Tenancy by the Entirety

A tenancy by the entirety is the tenancy held by a married couple on their joint acquisition of title after marriage. This form of ownership conveys title to the married couple as one person, with title transferred to the other in the entirety on the first death. When real property is conveyed to a married couple, a tenancy by the entirety is automatically formed by default unless the deed specifies another form of ownership (N.J.S.A. 46:3-17.2).

There is much more to the depth and scope of ownership types not included in this article, as well as the advantages and disadvantages of each.  Selecting the appropriate type for your personal situation is key. If you have additional questions or are currently experiencing real estate ownership issues, we are here to help!

Buying a Home – Considering a Home Inspection? What You Should Know…

Let’s begin with the alarming truth that home inspections are not required in New Jersey. Contrary to what many believe, there is no legal obligation on buyers, sellers, agents or brokers to ensure a home inspection is conducted before the purchase of a home. This follows whether it is new construction or a 100-year-old Victorian.

You may wonder why there is no federal or state guidance in this seemingly important area of the real estate transaction, and a guess could be that caveat emptor or “let the buyer beware” is still firmly rooted in American transactions. Whatever the reason, in today’s world, home buyer’s may still need to beware, but can now be certain: with a simple home inspection.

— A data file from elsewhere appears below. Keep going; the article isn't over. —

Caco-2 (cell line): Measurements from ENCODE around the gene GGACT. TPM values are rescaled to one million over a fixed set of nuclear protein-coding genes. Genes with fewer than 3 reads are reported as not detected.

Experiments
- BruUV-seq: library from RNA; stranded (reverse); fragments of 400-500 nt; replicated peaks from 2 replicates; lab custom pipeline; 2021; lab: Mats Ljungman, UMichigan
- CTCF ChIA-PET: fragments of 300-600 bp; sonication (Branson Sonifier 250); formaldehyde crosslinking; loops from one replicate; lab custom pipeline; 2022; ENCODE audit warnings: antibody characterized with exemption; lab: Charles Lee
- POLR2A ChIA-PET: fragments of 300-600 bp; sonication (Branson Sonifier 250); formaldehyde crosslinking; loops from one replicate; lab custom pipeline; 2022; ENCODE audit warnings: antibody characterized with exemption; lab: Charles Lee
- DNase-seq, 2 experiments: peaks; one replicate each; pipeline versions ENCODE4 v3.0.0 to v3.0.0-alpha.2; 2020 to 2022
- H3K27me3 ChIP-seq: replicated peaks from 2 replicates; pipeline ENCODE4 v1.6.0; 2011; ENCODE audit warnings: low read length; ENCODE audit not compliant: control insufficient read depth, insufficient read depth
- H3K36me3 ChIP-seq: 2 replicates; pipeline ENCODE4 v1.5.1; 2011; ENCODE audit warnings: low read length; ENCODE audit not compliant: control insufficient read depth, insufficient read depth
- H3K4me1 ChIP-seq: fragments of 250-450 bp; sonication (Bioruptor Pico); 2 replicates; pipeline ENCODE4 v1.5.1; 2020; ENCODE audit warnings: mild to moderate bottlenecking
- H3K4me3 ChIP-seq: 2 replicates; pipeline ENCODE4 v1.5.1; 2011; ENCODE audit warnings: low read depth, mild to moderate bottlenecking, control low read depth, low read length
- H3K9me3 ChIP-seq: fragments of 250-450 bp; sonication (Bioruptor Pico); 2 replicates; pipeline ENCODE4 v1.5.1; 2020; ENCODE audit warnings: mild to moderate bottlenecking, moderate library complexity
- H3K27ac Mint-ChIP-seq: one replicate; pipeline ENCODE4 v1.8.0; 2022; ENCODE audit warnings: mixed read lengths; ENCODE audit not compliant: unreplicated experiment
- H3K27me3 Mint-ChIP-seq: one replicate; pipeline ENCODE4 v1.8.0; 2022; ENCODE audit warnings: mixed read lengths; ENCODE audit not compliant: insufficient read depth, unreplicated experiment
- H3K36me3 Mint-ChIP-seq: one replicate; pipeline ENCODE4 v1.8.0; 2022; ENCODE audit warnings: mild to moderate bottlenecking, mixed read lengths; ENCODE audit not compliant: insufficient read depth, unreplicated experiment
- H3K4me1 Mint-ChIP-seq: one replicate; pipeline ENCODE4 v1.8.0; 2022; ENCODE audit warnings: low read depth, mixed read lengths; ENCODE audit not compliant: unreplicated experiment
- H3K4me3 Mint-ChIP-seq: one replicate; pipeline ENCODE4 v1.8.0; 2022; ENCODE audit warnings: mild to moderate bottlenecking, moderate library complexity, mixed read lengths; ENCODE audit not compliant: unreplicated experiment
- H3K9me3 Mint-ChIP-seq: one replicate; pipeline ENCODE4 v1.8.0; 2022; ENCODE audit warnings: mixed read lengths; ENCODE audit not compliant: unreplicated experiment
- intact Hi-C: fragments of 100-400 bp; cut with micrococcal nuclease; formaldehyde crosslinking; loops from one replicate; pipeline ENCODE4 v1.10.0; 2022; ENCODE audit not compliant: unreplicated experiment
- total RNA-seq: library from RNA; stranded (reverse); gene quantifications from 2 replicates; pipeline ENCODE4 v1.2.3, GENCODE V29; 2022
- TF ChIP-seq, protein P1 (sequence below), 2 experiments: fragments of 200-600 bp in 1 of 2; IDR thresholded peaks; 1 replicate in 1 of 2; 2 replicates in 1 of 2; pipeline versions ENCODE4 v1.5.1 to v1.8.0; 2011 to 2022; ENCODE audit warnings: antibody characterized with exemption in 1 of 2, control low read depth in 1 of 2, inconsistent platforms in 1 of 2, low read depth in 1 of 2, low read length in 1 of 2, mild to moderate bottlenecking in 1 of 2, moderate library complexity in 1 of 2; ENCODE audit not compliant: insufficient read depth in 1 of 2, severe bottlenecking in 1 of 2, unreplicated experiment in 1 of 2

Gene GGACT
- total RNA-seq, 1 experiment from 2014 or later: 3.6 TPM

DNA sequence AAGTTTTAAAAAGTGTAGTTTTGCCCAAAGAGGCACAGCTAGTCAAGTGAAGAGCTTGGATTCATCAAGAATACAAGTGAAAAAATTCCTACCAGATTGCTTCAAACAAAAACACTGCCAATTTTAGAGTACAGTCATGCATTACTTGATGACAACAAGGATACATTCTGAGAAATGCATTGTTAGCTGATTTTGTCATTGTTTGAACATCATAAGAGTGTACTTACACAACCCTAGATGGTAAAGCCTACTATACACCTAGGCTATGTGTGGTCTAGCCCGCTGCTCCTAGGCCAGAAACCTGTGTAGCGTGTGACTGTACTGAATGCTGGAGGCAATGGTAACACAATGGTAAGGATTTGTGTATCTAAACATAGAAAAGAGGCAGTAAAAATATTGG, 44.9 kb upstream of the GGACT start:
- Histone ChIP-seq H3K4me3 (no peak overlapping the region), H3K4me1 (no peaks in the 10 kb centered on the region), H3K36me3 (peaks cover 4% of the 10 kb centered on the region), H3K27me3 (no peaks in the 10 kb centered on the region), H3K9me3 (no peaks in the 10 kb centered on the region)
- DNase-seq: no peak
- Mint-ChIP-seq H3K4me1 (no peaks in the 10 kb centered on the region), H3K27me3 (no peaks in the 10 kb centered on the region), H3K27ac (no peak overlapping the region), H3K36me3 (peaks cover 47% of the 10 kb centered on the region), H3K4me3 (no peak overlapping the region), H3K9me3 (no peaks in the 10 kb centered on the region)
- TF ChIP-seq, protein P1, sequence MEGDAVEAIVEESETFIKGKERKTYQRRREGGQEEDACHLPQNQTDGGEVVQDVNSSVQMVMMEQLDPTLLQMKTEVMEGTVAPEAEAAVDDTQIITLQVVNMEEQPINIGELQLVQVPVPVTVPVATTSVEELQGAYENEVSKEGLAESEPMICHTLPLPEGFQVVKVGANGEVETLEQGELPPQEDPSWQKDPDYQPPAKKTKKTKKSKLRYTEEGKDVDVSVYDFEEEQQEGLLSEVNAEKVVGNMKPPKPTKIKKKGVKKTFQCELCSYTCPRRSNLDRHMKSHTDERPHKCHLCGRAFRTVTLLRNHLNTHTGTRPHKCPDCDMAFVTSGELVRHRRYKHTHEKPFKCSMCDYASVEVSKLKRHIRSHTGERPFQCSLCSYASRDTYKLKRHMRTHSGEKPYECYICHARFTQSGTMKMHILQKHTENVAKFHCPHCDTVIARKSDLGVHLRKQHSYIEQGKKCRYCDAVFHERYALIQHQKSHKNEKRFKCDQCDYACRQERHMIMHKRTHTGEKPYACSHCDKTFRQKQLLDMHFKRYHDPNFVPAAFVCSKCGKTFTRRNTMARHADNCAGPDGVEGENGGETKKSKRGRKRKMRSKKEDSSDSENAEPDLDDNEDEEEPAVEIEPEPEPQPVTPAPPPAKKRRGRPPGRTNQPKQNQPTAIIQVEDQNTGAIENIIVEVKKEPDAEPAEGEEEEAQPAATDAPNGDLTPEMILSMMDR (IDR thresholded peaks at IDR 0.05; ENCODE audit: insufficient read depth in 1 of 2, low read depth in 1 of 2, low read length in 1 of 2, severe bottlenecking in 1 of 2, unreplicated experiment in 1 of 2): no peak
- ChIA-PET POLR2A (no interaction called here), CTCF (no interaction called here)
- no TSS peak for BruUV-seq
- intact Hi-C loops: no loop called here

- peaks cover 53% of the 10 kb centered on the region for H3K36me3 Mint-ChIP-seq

For those who think they can “deal with it later” …


By opting not to have a home inspection, you are placing yourself in a position where you will most likely lose the right to make additional requests for repairs that aren’t agreed to at the time of signing the initial purchase contract. This can sometimes come as a shock, but the sales agreement and everything within it will dictate each parties’ rights regarding inspections.

For those looking to save a little money …

Home inspectors are trained to discover defects in a home’s foundation, mold, water damage, and other potentially hazardous conditions. If not discovered, the damage from those defects alone could cost you hundreds to thousands of dollars. So, if you’re looking to save money in the short run, just consider the price you could end up paying in the long run. (Inspections in NJ typically range $357-$582).

For those who believe they are the “home inspector” …

In New Jersey, home inspectors are licensed and strictly regulated by the Home Inspection Advisory Committee under the Board of Professional Engineers and Land Surveyors.

Unless you can thoroughly inspect and efficiently identify defects in each of the areas below during a routine walk-through, then it is highly recommended that you leave it to the professionals.

  • Exterior of the home
  • Home’s foundation
  • Exterior walls of the home
  • Roof coverings, flashings and gutters
  • Roof support structure
  • Attic
  • Basement
  • Quality of insulation
  • Garage
  • Electrical wiring, outlets and breaker
  • Visible interior and exterior plumbing
  • Central air and heating system
  • Overall interior condition of the home

New Jersey Realtors recommends using the International Association of Certified Home Inspectors to begin your search for the right home inspector.